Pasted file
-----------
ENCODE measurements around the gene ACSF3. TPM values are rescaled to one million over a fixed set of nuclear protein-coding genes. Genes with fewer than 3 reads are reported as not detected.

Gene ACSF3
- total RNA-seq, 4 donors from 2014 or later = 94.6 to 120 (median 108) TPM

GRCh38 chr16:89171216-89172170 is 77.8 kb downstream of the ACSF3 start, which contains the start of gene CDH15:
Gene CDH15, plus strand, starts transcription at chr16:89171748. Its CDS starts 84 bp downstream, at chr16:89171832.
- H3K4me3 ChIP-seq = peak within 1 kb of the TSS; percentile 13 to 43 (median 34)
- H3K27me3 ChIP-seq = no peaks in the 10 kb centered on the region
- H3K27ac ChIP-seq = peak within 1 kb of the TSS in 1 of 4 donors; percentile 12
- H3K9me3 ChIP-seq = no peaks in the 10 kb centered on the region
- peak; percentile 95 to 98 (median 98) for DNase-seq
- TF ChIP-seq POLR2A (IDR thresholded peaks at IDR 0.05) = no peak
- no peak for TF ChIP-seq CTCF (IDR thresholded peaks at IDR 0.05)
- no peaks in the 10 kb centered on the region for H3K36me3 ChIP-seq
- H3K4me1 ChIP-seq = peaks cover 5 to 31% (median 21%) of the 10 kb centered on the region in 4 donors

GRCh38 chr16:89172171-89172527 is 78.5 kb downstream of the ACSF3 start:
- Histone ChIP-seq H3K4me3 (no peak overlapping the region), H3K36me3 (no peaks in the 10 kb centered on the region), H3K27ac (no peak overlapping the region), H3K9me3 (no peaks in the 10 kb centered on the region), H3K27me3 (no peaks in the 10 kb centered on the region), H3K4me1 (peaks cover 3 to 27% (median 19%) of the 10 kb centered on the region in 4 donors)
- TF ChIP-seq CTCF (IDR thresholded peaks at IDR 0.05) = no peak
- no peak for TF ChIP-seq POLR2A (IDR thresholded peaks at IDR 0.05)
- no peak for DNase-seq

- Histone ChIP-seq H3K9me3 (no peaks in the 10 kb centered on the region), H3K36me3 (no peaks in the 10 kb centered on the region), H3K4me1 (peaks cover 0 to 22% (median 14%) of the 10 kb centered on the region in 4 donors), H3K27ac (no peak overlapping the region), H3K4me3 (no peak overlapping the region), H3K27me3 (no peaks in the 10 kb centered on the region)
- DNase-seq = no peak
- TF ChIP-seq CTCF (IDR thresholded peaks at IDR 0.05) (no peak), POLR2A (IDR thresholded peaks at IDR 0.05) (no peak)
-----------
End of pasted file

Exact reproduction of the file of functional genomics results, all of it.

ENCODE measurements around the gene ACSF3. TPM values are rescaled to one million over a fixed set of nuclear protein-coding genes. Genes with fewer than 3 reads are reported as not detected.

Gene ACSF3
- total RNA-seq, 4 donors from 2014 or later = 94.6 to 120 (median 108) TPM

GRCh38 chr16:89171216-89172170 is 77.8 kb downstream of the ACSF3 start, which contains the start of gene CDH15:
Gene CDH15, plus strand, starts transcription at chr16:89171748. Its CDS starts 84 bp downstream, at chr16:89171832.
- H3K4me3 ChIP-seq = peak within 1 kb of the TSS; percentile 13 to 43 (median 34)
- H3K27me3 ChIP-seq = no peaks in the 10 kb centered on the region
- H3K27ac ChIP-seq = peak within 1 kb of the TSS in 1 of 4 donors; percentile 12
- H3K9me3 ChIP-seq = no peaks in the 10 kb centered on the region
- peak; percentile 95 to 98 (median 98) for DNase-seq
- TF ChIP-seq POLR2A (IDR thresholded peaks at IDR 0.05) = no peak
- no peak for TF ChIP-seq CTCF (IDR thresholded peaks at IDR 0.05)
- no peaks in the 10 kb centered on the region for H3K36me3 ChIP-seq
- H3K4me1 ChIP-seq = peaks cover 5 to 31% (median 21%) of the 10 kb centered on the region in 4 donors

GRCh38 chr16:89172171-89172527 is 78.5 kb downstream of the ACSF3 start:
- Histone ChIP-seq H3K4me3 (no peak overlapping the region), H3K36me3 (no peaks in the 10 kb centered on the region), H3K27ac (no peak overlapping the region), H3K9me3 (no peaks in the 10 kb centered on the region), H3K27me3 (no peaks in the 10 kb centered on the region), H3K4me1 (peaks cover 3 to 27% (median 19%) of the 10 kb centered on the region in 4 donors)
- TF ChIP-seq CTCF (IDR thresholded peaks at IDR 0.05) = no peak
- no peak for TF ChIP-seq POLR2A (IDR thresholded peaks at IDR 0.05)
- no peak for DNase-seq

- Histone ChIP-seq H3K9me3 (no peaks in the 10 kb centered on the region), H3K36me3 (no peaks in the 10 kb centered on the region), H3K4me1 (peaks cover 0 to 22% (median 14%) of the 10 kb centered on the region in 4 donors), H3K27ac (no peak overlapping the region), H3K4me3 (no peak overlapping the region), H3K27me3 (no peaks in the 10 kb centered on the region)
- DNase-seq = no peak
- TF ChIP-seq CTCF (IDR thresholded peaks at IDR 0.05) (no peak), POLR2A (IDR thresholded peaks at IDR 0.05) (no peak)